The NATO Summit – Brace Yourself

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Rowan Dartington Signature’s Guy Stephens on the risk of a new Cold War and potential implications for markets.

It is becoming increasingly clear by the day that President Vladimir Putin started a new strategy to expand Russia’s borders when he annexed Crimea in March.  This was possibly a defensive move initially, in response to the West trying to influence the original Ukrainian Prime Minister to move away from Russia and towards Europe.  However, the ease with which President Putin was able to annex Crimea has exposed the vulnerabilities of neighbouring countries and he is exploiting the situation to the full whilst humiliating NATO, whose members have no stomach for military action.

The fact that it would appear he has resumed his support of the pro-Russian rebels along with armaments so soon after the Malaysian Airlines disaster shows that he has a distinctive strategy in place which was briefly delayed but has now resumed and will not stop.

The extent of his ambitions to expand Russia’s borders are unclear but the calls of protest from neighbouring  countries ahead of next weekend’s NATO Summit in Wales are becoming ever more hard-line.  Statements from leaders that his actions are intolerable and unacceptable are only being backed up by sanctions which will do little to dissuade Mr Putin.  Setting a deadline of a week to change tack will do little in the Kremlin.

However, the US will not stand idly by and allow President Obama to be humiliated – we are potentially witnessing the resumption of a new Cold War relationship with Russia which could last for years.  This is not a short-term spat which will resolve itself over time but a situation that could have destroyed any trust for years to come.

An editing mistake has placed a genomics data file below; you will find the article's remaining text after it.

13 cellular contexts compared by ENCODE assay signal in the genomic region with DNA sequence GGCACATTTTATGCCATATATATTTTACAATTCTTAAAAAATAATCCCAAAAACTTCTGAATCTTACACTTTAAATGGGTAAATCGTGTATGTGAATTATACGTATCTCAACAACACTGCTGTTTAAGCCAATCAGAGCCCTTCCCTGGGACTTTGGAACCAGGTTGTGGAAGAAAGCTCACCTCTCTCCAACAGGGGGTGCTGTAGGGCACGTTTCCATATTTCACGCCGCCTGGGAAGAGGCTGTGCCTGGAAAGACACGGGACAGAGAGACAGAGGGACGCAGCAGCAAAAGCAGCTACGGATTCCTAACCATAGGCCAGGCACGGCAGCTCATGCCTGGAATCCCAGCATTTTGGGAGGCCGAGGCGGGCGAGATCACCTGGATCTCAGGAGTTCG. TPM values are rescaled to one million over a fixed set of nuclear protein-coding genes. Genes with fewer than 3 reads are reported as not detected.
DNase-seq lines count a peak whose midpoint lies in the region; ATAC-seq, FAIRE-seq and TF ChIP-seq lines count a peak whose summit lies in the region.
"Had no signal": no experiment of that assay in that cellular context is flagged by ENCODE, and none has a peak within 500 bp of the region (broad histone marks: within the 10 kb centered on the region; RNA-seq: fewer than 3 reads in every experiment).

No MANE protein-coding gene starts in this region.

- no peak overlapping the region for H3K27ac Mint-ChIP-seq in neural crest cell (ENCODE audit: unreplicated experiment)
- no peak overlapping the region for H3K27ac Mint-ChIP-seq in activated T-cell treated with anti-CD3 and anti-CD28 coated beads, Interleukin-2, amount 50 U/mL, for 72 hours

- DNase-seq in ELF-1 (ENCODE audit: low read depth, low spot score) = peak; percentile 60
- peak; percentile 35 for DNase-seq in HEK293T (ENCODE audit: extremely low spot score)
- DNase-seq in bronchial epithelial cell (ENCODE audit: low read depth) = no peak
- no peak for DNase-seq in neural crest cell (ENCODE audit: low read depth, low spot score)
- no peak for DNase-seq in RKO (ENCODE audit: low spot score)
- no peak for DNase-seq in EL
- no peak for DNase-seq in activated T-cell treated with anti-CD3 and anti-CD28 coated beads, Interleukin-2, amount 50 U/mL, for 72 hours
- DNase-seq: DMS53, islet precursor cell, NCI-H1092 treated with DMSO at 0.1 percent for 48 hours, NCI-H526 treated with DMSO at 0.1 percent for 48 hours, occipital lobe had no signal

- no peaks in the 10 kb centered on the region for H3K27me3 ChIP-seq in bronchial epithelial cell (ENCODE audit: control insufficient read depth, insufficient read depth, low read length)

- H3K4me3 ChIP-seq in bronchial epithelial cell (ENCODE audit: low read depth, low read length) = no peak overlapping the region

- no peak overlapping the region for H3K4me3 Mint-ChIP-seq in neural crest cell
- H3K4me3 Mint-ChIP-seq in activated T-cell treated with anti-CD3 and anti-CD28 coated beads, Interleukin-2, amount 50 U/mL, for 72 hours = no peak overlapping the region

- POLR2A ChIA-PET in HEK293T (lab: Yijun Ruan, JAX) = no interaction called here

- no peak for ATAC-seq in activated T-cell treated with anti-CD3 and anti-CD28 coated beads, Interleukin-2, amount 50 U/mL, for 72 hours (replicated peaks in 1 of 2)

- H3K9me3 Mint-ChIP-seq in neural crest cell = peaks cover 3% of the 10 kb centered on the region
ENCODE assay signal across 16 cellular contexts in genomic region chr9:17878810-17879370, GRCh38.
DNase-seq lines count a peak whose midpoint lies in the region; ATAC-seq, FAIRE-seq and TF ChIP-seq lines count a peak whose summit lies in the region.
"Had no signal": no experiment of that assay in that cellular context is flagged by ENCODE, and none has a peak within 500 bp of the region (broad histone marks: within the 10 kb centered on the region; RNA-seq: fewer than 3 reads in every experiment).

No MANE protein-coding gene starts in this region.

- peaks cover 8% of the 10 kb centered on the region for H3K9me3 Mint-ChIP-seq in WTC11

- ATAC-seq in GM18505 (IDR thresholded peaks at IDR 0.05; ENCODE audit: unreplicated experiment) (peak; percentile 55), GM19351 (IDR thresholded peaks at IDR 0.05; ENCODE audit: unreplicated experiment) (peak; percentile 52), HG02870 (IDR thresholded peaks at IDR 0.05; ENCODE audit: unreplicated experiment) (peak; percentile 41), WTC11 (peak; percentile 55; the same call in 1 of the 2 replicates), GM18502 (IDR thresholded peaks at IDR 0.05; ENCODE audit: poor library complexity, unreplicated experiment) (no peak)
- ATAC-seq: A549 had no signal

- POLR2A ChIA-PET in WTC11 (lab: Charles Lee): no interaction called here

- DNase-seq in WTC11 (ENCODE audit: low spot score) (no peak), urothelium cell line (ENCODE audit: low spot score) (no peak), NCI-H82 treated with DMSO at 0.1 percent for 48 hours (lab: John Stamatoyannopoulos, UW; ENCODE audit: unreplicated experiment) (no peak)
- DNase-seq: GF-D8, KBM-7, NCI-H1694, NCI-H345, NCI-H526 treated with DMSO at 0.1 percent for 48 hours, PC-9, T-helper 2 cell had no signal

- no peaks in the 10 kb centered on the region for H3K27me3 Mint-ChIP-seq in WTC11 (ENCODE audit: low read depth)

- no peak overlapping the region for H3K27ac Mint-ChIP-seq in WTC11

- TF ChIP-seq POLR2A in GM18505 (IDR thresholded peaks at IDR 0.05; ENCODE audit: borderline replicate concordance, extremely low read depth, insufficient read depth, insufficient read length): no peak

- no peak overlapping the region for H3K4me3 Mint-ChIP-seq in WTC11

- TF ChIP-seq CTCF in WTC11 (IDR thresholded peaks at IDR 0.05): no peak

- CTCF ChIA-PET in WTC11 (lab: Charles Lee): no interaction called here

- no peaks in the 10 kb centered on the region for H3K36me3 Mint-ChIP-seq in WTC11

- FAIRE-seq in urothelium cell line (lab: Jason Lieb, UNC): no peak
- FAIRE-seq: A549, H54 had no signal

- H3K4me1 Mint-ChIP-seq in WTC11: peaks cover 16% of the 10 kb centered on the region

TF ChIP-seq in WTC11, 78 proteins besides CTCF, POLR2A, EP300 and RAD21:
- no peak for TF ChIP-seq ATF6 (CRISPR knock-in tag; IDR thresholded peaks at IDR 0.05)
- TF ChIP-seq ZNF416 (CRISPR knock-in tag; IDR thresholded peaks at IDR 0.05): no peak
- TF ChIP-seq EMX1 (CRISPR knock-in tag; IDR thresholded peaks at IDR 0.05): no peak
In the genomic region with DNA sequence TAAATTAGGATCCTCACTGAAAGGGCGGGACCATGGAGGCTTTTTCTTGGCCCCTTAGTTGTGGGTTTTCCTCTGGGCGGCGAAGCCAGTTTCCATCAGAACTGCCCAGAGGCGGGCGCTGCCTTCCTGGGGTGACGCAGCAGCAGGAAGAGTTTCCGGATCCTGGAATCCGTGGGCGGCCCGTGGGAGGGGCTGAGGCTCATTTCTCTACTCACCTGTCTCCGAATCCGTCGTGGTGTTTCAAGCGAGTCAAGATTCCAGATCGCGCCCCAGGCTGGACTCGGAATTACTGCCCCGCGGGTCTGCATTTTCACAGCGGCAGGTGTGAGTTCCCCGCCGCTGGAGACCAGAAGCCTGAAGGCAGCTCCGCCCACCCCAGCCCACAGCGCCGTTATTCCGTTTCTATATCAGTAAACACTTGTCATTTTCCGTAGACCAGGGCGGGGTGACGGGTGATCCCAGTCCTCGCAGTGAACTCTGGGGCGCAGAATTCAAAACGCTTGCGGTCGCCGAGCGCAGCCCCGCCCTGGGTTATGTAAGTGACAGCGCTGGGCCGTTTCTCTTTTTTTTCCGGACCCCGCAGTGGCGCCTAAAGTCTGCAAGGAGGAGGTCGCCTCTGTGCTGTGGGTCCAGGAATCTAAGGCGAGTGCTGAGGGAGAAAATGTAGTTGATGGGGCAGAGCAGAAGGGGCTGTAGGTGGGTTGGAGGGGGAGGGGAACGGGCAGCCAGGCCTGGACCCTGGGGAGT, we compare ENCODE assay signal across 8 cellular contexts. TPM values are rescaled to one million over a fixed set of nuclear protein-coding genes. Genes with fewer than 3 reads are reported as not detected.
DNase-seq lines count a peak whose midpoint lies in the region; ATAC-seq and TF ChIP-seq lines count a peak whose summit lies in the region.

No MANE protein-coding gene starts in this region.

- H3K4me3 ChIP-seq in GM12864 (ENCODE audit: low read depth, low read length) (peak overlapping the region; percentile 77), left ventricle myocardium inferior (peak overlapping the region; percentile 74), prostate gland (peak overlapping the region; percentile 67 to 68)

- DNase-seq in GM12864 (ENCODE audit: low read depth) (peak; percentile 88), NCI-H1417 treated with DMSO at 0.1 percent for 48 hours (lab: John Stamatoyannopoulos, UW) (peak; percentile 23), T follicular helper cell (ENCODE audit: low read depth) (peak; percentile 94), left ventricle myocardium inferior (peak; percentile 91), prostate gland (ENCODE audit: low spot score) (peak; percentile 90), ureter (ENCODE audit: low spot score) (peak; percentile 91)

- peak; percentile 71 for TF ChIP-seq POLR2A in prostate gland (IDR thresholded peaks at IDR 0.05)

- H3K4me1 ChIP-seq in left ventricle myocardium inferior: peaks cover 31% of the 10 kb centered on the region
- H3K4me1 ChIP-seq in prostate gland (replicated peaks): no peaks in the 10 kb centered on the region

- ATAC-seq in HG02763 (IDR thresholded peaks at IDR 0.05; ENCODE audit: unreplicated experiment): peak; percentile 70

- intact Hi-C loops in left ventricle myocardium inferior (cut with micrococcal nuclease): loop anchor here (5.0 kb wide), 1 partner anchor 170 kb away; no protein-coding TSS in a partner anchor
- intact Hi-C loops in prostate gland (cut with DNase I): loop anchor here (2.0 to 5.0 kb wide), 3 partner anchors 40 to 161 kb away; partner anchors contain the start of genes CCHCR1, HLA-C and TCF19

The Western powers are in a very delicate position and Mr Putin is going to exploit this as much as he can regardless of the sanctions.  The outcome from the forthcoming NATO Summit is important as it will reveal how far Mr Putin can go, and we suspect quite a long way, due to the hold he has over energy supplies to Europe.  It is utterly bizarre that Ukraine has to negotiate its gas supplies with the Russian Energy Minister whilst at the same time asking their troops to stare down Russian gun barrels.

Stepping back from the political rhetoric and propaganda war we have to rationalise this for the markets. Whilst it has no immediate threat to the economic growth of the West, any interruption of gas supplies to Europe will have an economic impact.  Over the next few weeks, where we have intensive energy supply negotiations, NATO discussions and Russian military incursions which appear to be costing Ukraine territory, it would be wise to be cautious in case the US suddenly raises the stakes above sanctions.

September/October is also often a tumultuous period and this issue could just be the catalyst for some weakness that current buyers stand back from in the short-term, thereby delivering a correction.


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